Yesterday all flags were flown at half-mast in Norway, in honor of all those who lost their lives Friday July 22 2011. I offer my own condolences to all those who have lost loved ones, and to Norway itself.
It’s been an intense week. I have learned that those of us who actually turned off the TV and distracted ourselves with something totally different did the right thing.
It has been non-stop in the media and now I find myself praying that my daily newspaper will have a normal cover tomorrow. For the seventh day running I have been treated to a single photograph with one large title covering the whole front below the masthead, all related to the horrible, unbelievable events of July 22. I’m looking forward to some photo and blurb above the fold, the usual sidebar and something below the fold including the ads, which I never read.
Norway’s holding up pretty good. People are always better than their reputation: Humanity tends toward good, not bad, though it sometimes takes a crisis to bring out the best in us. Norway rose to the occasion, in unison, focused on joining hands and hearts. I am proud of this nation for doing that.
It still hurts. Thinking back while I write this still produces tears.
I’ve read that it’s OK for those of us who have no personal stake in the terror event to take it personally because it is a national event that effects everyone. It is a nationwide shock and we all have our individual response to it and our way of handling our reaction.
For myself, alone at home in the midst of vacation time, Facebook with my friends and groups there to share, comfort and inspire, has been a good place to go in lieu of getting a real hug. There have also been memorial services, memorial marches, and thousands and thousands of flowers and candles left all over Norway. I am looking forward to going back to work on Monday, not to commiserate—there will be that—but for the distraction work gives.
Some people have gotten furious. Some have felt despair. Some, especially teens, are afraid it will happen again. My own reaction is sadness—and then I try to remember that the only way forward is through forgiveness.
I was listening to Sting’s “Fragile” on the radio Thursday. For the first time in my 50 years, I have finally understand exactly what he means when he sings about how fragile we are. (It’s become the anthem for Norway’s day of terror.)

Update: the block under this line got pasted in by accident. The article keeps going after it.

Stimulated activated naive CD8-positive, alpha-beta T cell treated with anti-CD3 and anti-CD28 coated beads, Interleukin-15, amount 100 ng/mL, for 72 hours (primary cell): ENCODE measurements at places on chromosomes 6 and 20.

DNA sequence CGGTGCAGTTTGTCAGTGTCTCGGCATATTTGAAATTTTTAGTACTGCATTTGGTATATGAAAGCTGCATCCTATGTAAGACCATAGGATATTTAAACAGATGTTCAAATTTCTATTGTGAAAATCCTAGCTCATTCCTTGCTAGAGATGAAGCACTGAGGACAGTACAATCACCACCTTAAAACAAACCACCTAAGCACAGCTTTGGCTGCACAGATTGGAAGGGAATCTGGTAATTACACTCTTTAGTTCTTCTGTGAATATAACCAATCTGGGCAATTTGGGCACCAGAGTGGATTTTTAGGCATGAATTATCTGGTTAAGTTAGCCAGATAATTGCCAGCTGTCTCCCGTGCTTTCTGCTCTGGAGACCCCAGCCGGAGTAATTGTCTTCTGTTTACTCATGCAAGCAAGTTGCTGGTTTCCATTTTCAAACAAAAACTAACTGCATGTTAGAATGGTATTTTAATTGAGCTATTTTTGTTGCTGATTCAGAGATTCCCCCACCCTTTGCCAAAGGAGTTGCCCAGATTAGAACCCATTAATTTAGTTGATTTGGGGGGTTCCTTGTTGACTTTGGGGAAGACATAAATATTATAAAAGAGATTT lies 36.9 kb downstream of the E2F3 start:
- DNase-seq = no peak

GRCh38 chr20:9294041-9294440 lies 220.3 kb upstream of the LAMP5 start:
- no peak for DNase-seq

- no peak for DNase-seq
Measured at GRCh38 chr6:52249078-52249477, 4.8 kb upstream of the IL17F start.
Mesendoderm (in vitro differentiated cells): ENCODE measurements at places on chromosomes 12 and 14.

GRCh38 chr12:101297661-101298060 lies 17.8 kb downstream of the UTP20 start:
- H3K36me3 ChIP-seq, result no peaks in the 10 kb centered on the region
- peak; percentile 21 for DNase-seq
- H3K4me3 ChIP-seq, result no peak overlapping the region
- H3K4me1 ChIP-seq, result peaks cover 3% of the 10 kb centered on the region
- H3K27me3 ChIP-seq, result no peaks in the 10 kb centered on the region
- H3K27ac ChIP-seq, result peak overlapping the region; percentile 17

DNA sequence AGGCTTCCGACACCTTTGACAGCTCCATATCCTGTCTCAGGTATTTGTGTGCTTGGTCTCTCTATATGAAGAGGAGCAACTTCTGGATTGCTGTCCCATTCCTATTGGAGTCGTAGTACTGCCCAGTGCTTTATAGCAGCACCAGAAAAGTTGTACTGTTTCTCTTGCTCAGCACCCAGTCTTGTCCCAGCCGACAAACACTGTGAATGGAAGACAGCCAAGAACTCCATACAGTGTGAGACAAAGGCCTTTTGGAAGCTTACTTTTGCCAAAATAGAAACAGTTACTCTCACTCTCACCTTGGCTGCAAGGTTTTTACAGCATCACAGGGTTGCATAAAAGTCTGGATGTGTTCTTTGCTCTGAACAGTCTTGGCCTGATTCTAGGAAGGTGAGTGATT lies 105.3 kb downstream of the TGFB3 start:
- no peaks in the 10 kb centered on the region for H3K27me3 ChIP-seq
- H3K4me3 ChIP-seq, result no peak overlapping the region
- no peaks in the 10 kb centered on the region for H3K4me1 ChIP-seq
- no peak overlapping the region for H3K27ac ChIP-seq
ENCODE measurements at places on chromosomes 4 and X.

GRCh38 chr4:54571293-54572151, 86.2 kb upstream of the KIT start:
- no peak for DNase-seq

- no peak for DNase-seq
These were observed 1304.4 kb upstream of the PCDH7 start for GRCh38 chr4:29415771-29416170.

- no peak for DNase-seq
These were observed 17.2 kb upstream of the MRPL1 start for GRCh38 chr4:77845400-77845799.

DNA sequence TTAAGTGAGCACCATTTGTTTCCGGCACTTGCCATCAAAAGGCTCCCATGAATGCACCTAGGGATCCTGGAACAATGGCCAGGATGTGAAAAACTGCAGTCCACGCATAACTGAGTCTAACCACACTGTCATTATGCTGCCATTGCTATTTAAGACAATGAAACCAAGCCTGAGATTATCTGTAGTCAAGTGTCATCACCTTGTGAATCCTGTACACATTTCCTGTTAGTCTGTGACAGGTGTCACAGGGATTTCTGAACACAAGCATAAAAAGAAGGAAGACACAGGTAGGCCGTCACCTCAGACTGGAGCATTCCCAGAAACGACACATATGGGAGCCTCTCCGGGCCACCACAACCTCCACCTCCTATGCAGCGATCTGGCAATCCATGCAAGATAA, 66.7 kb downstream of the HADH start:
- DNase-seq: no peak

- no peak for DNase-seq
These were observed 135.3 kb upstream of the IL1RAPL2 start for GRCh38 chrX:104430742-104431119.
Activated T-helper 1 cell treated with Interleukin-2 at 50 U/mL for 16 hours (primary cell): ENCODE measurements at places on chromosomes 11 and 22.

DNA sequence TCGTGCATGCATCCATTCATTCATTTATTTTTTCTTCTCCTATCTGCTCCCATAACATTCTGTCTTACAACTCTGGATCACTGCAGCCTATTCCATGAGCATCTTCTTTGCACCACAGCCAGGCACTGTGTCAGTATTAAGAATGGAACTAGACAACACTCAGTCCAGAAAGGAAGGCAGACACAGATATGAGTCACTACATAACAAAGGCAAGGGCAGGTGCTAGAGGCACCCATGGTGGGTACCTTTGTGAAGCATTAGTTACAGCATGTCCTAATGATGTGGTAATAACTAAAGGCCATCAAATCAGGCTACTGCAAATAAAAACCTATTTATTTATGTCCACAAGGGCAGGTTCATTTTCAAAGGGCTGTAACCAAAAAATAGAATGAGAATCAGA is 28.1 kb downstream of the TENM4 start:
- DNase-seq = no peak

We are fragile. The human body is so vulnerable to violence. Death comes so easily. The human mind that conceived of killing innocent youths is also fragile. And for weeks and months and even years to come, our own hearts will be fragile, every time we think of the loved ones that are gone forever, every time we think of the Friday in July when our entire nation lost its innocence, every time we think of the murderer and are reminded that there are no monsters; there is just people.
We have no way to stop this. We have no guarantees that tomorrow will be just as harmless as today. But we have hope and courage, and I am so happy to hear that the Labor Party Youth organization will continue, that its remaining members are inspired to preserve democracy, and are not disheartened.
As for what will happen next in Norway, some citizens are already demanding that the police be given the right to detain anyone who may be seen as a threat. I pray that we don’t go down that road. It hasn’t served the US post 9/11. Norway is so proud that it has an open, democratic society and I think we should keep it that way. The killer was paranoid; we shouldn’t be.
I mentioned forgiveness above. Lately I’ve been reading a lot about forgiveness. Forgiveness is not about absolution. It is not even about closure. Forgiveness is about starting the process that will eventually heal all of our minds so that thoughts of hatred, fear, rage, or bitterness no longer cloud our thinking or color our attitudes. Forgiveness helps us put the past in the past, and not let it keep hurting us in the present.
Most importantly—and uncomfortably—forgiveness is about seeing how the other person’s wrong could have been your wrong. We all carry seeds of hatred, of anger, of resentment. Claiming we would never kill someone, anyway, ignores the fact that we nevertheless allow ourselves to have such feelings. We like to find fault with others—whether it is a family member, a co-worker or a politician. We like to bad-mouth them and we are pleased when they fail or make a mistake, because it “verifies” our own “good judgment”.
Forgiveness is a way of not letting negative feelings fester. It is also not about forgetting. I said it starts the process of healing. Forgiveness does so by allowing yourself to consider the innocence of the other person, by remembering the other is as human as you, and by exploring what good can exist in the situation. Most importantly, forgiveness is to keep yourself from letting the bad take root in your own heart. You may have to forgive over and over and over, but that’s OK. That’s normal and that’s why it’s a process, not an end-point.
Many years ago I read the following targeted at bosses: Try to catch your employees in the act of doing something right.
I suggest that we do that outside the workplace: Catch our fellow humans doing something right. Focus on finding the good in people. This past week in Norway has proven that it is very easy to do.
Footnote: Wikipedia’s entry on our worst day since WWII